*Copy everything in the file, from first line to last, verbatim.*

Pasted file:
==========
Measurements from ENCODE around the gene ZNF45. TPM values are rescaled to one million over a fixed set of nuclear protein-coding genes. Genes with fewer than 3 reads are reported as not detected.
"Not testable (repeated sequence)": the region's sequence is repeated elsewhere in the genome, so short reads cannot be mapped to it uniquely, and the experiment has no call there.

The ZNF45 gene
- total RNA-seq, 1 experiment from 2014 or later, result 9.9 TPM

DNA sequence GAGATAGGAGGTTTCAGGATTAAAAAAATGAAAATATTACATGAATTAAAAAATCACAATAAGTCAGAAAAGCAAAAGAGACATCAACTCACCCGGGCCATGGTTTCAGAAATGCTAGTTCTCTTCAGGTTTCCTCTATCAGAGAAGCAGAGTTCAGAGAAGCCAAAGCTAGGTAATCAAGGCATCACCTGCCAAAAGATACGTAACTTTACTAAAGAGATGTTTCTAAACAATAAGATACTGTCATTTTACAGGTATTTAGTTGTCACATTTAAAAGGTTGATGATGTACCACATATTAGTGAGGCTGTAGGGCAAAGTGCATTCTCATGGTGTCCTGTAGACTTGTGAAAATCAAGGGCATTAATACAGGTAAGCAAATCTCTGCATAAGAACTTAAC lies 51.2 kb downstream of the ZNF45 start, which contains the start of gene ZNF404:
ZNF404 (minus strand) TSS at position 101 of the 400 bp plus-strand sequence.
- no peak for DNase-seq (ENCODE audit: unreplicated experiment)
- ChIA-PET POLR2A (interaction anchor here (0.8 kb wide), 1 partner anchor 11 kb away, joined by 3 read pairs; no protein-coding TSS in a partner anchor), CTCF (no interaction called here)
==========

Measurements from ENCODE around the gene ZNF45. TPM values are rescaled to one million over a fixed set of nuclear protein-coding genes. Genes with fewer than 3 reads are reported as not detected.
"Not testable (repeated sequence)": the region's sequence is repeated elsewhere in the genome, so short reads cannot be mapped to it uniquely, and the experiment has no call there.

The ZNF45 gene
- total RNA-seq, 1 experiment from 2014 or later, result 9.9 TPM

DNA sequence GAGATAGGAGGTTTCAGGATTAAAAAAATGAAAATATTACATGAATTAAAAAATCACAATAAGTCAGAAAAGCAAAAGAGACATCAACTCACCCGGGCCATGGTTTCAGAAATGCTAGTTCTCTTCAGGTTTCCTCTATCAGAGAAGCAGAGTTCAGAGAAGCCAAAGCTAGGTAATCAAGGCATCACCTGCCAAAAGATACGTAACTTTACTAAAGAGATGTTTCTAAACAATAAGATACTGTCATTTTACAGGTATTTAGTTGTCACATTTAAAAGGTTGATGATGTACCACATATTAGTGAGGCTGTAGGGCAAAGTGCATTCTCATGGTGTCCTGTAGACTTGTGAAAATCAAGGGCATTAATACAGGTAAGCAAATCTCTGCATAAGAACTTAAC lies 51.2 kb downstream of the ZNF45 start, which contains the start of gene ZNF404:
ZNF404 (minus strand) TSS at position 101 of the 400 bp plus-strand sequence.
- no peak for DNase-seq (ENCODE audit: unreplicated experiment)
- ChIA-PET POLR2A (interaction anchor here (0.8 kb wide), 1 partner anchor 11 kb away, joined by 3 read pairs; no protein-coding TSS in a partner anchor), CTCF (no interaction called here)